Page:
jen

Contact Information

Office: room 218
lab: room 220
Chemistry and Biochemistry Building
P.O. Box 173400
Bozeman, MT 59717
Phone: 406-994-2844
Email: jennifer.dubois1@montana.edu

Education

University of California Berkeley, NIH postdoctoral fellow
Stanford University, Ph.D. Chemistry
Cornell University, B.A. Biochemistry

Research Interests

Our research is inspired by the spectacular diversity of microbes and gene products that have come to light in the post-genomic age. Microbial life has adapted to every imaginable environmental niche –  from the human gut to the hot spring –  in part by evolving an array of cofactors and protein-based catalysts. Specific research questions that our projects address include:

(1) How the microbiome contributes to human nutritional iron uptake and heme metabolism. Heme from red meat is more bioavailable than non-heme forms of iron, even though there is no known heme transporter in the gut epithelia. At the same time, a causative connection between dietary heme, the microbiome, and colon cancer has been identified, though the nature of the connection is unclear. We are using constructed communities of bacteria in liquid, biofilm, and germ-free mouse models, in conjunction with state-of-the-art bioanalytical methods, to understand how bacteria contribute to host iron metabolism; the ultimate goal is to develop probiotic solutions to important human health problems including anemia and cancer. This work is funded by the NIH. 

(2) How pathogenic bacteria make heme. Heme is an essential cofactor for promoting rapid growth in widespread human pathogens like Staphylococcus aureus. It was recently shown that several pathogens, including S. aureus, Streptococci, and the causative agent of tuberculosis, all synthesize and degrade heme using unexpected pathways. We are studying key catalysts in these pathways in order to better understand their function, inhibition, and origins; the long-term goal is to fight pathogens by cutting off key metabolic pathways. This work is funded by the NIH.

(3) Bacterial oxidations that use O2 and can be used to convert renewable polymers and plastics to useful materials. Oxidations are a large class of reactions with vital applications in biotechnology and medicine. O2 is nature’s favorite chemically “green” oxidant: abundant, thermodynamically powerful, and, when properly, controlled, non-toxic. Typically, biological reactions begin by activating O2, using a protein-bound cofactor. Recently, we began work with a class of enzymes that accelerates reactions between O2 and organic substrates without the help of any cofactor. We are studying how these catalysts work on a fundamental level, and investigating applications of these and other bacterially mediated reactions to pressing environmental problems. The goal of this work is to use renewable strategies to carry out important bulk oxidation reactions, particularly the oxidative conversion of biological polymers and plastics to useful products. This work is being carried out in collaboration with the National Renewable Energy Lab and is funded by the National Science Foundation.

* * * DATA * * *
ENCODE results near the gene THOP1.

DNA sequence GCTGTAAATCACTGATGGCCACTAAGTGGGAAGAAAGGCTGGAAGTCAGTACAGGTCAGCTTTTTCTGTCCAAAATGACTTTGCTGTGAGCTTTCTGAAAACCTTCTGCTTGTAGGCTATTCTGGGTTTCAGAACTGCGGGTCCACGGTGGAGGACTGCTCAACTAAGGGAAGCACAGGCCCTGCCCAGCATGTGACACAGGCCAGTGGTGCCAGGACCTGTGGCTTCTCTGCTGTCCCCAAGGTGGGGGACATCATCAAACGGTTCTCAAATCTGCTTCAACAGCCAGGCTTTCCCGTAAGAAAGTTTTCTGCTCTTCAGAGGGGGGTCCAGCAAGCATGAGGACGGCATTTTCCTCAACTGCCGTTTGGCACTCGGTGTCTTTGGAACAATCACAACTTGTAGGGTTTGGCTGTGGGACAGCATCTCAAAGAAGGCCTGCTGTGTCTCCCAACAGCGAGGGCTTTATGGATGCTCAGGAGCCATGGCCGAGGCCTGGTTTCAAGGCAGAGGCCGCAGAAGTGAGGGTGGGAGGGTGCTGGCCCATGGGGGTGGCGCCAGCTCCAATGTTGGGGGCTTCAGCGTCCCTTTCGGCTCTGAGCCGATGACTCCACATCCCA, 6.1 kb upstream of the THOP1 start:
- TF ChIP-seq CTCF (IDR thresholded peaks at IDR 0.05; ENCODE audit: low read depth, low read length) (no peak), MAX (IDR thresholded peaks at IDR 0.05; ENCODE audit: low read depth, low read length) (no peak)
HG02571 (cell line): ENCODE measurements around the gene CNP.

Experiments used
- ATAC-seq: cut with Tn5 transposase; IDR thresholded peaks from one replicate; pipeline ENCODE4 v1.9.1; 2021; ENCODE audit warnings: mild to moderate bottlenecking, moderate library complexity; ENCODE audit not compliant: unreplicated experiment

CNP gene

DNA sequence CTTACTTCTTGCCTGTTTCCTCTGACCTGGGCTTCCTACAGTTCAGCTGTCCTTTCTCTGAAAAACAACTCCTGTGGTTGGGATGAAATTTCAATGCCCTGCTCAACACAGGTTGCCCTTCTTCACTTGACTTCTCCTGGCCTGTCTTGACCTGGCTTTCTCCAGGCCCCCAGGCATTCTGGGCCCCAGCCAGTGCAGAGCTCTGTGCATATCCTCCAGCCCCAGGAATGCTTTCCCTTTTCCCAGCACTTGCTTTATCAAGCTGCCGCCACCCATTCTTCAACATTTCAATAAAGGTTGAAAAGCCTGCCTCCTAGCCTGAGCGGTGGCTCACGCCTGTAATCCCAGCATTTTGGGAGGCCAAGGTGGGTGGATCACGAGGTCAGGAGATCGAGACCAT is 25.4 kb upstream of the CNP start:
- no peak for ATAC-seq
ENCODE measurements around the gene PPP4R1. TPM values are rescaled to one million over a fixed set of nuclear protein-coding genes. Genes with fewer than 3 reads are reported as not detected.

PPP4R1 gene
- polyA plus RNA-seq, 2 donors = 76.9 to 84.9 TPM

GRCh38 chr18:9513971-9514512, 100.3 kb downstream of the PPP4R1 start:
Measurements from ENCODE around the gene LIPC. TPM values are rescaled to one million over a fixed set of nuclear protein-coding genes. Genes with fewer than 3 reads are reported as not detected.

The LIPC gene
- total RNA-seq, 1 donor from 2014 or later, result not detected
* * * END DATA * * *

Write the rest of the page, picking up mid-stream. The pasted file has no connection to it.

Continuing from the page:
(4) Bacterial carboxylases that convert atmospheric CO2 to biomass. The most abundant enzyme on Earth, Rubisco, catalyzes the first step in the fixation of CO2 into biomass in green plants. We now know, however, that this is one of many processes in the biosphere in which CO2 is used as a carbon source. We are currently studying three microbial mechanisms for the fixation of CO2 or its hydrated counterpart, HCO3-. This work aims at developing an understanding of the many catalytic strategies by which nature makes use of carbon dioxide. This work is funded by the Department of Energy.

(5) Helping children learn, and learn to love, science. We are implementing a program for developing personally engaging STEM lessons for elementary and middle school students called “TAKE SHAPE”: Teaching Engineering and Science through Humor, the Arts, and Play. This program is funded in part by the National Science Foundation. 

Teaching

Chemistry 102 CS: Chemistry and Society
Chemistry 123: Introductory Organic and Biological Chemistry
Chemistry 350: Astrobiology

Representative Publications

Celis, A. I.; Gauss, G.H.; Streit, B. R.; Shisler, K.; Moraski, G. C.; Rodgers, K. R.; Lukat-Rodgers, G. S.; Peters, J. W.; DuBois, J. L. (2017) Structure-based mechanism for decarboxylation reactions mediated by amino acids and heme propionates in coproheme decarboxylase (HemQ). J. Am. Chem. Soc., 139, 1900-1911.

Prussia, G. A.; Gauss, G. H.; Mus, F.; Conner, L.; DuBois, J. L.; Peters, J. W. (2016) Substitution of a conserved catalytic dyad into 2-KPCC causes loss of carboxylation activity. FEBS Lett., 590, 2991-2996.

Streit, B.R., Kant, R., Tokmina-Lukaszewska, M., Celis, A.I., Machovina, M.M., Skaar, E.P., Bothner, B., DuBois, J.L. (2016) “Time-resolved Studies of IsdG Protein Identify Molecular Signposts along the Non-canonical Heme Oxygenase Pathway.” J. Biol. Chem.291: 862-871.

Machovina, M. M.; Usselman, R. J.; DuBois, J. L. (2016) Monooxygenase substrates mimic flavin to catalyze cofactorless oxygenations. J. Biol. Chem., 291, 17816-28.

DuBois, J. L., Ojha, S. “Production of Dioxygen in the Dark: Dismutases of Oxyanions,” (2015) Metal Ions in Life Sciences, Wiley and Sons, volume 15, Guest Editors: P.M. H. Kroneck and M.E. Sosa-Torres; Series editors: A.Sigel, H. Sigel, and R. K. O. Sigel, pp. 45-87.

Full Publication List on MyNCBI